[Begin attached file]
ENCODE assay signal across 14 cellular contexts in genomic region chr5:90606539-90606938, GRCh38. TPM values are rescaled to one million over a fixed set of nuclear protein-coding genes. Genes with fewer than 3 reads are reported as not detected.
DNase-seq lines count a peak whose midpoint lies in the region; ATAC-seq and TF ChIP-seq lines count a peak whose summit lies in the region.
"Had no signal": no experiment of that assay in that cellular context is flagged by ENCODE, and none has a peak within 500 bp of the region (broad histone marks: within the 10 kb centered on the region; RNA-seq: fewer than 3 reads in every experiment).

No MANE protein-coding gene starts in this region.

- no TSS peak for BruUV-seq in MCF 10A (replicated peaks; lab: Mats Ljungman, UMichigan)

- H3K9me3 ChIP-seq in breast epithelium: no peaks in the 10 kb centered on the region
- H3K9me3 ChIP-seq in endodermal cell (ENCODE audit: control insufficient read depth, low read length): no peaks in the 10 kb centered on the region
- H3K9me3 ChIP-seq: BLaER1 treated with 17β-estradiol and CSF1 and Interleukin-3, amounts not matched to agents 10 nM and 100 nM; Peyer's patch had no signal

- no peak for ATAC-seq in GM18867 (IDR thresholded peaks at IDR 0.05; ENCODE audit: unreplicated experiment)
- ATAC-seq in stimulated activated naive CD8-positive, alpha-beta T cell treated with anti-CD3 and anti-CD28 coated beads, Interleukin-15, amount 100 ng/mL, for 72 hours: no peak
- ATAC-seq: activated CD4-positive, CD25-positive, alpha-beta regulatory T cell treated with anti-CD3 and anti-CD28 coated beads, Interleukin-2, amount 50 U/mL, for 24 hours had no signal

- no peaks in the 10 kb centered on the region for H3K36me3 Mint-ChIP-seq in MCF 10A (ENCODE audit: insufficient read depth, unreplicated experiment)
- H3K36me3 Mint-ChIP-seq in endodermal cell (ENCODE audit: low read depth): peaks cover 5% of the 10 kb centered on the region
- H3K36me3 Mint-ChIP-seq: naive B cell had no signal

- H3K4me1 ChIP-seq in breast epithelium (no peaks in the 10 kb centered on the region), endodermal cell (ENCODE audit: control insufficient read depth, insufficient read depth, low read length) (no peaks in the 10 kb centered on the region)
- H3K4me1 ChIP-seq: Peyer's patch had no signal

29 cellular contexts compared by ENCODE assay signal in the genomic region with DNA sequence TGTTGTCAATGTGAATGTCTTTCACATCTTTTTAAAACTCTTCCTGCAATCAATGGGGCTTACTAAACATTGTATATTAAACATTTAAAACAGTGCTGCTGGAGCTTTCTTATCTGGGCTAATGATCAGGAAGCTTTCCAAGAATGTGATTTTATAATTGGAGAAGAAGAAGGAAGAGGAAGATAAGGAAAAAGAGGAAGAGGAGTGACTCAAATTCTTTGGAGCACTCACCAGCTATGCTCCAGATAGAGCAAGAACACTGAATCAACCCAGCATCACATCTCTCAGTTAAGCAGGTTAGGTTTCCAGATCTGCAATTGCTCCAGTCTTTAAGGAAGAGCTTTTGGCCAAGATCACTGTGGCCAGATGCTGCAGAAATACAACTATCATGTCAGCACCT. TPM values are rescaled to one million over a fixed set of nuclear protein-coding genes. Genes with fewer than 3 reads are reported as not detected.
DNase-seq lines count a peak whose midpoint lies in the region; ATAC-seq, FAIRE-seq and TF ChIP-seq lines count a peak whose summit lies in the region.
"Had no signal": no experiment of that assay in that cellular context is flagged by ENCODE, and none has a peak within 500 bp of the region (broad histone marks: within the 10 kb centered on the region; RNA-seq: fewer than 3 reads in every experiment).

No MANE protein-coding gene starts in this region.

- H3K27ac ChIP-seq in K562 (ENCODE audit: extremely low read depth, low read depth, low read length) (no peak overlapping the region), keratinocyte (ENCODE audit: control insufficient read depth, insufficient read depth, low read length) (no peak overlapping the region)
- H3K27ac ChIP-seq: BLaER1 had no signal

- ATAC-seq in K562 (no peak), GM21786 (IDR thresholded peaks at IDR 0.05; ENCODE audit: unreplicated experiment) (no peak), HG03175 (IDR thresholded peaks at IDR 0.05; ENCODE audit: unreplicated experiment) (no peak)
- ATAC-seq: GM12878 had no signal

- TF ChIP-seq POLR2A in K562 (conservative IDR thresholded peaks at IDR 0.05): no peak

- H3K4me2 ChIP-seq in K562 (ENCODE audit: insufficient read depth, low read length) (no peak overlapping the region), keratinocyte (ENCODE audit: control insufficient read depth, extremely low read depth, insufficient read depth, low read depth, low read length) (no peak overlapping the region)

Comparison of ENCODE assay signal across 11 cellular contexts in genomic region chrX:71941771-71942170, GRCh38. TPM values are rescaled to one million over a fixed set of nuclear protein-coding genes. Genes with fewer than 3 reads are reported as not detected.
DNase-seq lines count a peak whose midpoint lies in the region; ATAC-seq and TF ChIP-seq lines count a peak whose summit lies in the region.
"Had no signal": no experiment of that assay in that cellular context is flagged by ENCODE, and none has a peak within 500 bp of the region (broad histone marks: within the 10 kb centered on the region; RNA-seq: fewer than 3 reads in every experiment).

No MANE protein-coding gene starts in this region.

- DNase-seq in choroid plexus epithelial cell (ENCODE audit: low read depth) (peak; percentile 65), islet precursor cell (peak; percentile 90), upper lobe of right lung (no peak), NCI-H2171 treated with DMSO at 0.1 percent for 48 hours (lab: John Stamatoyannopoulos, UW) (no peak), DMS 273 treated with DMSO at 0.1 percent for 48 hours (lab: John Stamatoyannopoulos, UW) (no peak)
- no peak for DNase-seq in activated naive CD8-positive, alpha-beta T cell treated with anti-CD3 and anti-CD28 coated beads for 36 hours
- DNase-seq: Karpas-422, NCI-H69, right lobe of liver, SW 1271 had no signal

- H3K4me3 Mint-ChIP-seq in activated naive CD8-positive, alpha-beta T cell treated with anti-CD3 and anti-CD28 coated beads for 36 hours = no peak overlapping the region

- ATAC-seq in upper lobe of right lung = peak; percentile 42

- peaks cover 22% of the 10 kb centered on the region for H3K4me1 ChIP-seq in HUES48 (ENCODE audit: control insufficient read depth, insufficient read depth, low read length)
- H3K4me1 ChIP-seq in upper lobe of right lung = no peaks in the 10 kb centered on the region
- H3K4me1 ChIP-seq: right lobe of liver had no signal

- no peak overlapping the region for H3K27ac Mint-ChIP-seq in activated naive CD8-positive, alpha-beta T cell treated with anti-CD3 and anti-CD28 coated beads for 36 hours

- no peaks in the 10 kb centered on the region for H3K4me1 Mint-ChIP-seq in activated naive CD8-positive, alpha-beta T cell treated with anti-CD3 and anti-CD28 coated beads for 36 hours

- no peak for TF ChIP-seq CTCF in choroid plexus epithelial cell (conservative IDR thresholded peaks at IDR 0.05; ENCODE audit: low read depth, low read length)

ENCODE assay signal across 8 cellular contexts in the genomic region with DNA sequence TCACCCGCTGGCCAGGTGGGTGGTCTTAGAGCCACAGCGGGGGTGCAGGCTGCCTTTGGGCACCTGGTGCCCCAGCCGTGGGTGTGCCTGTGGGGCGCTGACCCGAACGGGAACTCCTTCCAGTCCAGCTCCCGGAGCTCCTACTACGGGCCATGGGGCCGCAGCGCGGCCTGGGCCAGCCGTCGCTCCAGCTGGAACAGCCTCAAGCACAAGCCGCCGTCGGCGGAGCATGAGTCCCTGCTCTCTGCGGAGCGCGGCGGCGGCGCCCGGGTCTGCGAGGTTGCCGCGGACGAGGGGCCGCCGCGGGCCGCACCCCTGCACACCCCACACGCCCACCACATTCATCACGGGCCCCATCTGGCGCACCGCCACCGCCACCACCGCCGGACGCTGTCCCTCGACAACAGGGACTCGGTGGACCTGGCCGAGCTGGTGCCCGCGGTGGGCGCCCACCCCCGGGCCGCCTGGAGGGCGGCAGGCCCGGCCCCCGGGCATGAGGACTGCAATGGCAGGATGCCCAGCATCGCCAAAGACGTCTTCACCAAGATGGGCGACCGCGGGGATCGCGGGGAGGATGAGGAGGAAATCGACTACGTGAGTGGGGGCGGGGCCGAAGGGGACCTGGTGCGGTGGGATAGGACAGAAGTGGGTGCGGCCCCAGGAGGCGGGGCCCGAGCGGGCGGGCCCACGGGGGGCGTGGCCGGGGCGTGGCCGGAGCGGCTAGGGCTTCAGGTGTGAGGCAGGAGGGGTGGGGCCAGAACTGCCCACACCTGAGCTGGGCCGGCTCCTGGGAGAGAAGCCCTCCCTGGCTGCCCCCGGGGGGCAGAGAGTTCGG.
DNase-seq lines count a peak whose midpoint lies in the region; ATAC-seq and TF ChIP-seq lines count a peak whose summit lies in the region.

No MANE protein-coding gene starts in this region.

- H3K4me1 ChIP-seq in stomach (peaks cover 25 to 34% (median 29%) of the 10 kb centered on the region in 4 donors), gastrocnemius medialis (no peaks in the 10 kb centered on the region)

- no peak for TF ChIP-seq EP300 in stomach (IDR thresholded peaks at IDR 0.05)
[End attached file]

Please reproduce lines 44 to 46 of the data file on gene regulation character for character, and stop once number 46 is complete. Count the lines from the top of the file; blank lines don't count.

No MANE protein-coding gene starts in this region.

- H3K4me1 ChIP-seq in stomach (peaks cover 25 to 34% (median 29%) of the 10 kb centered on the region in 4 donors), gastrocnemius medialis (no peaks in the 10 kb centered on the region)

- no peak for TF ChIP-seq EP300 in stomach (IDR thresholded peaks at IDR 0.05)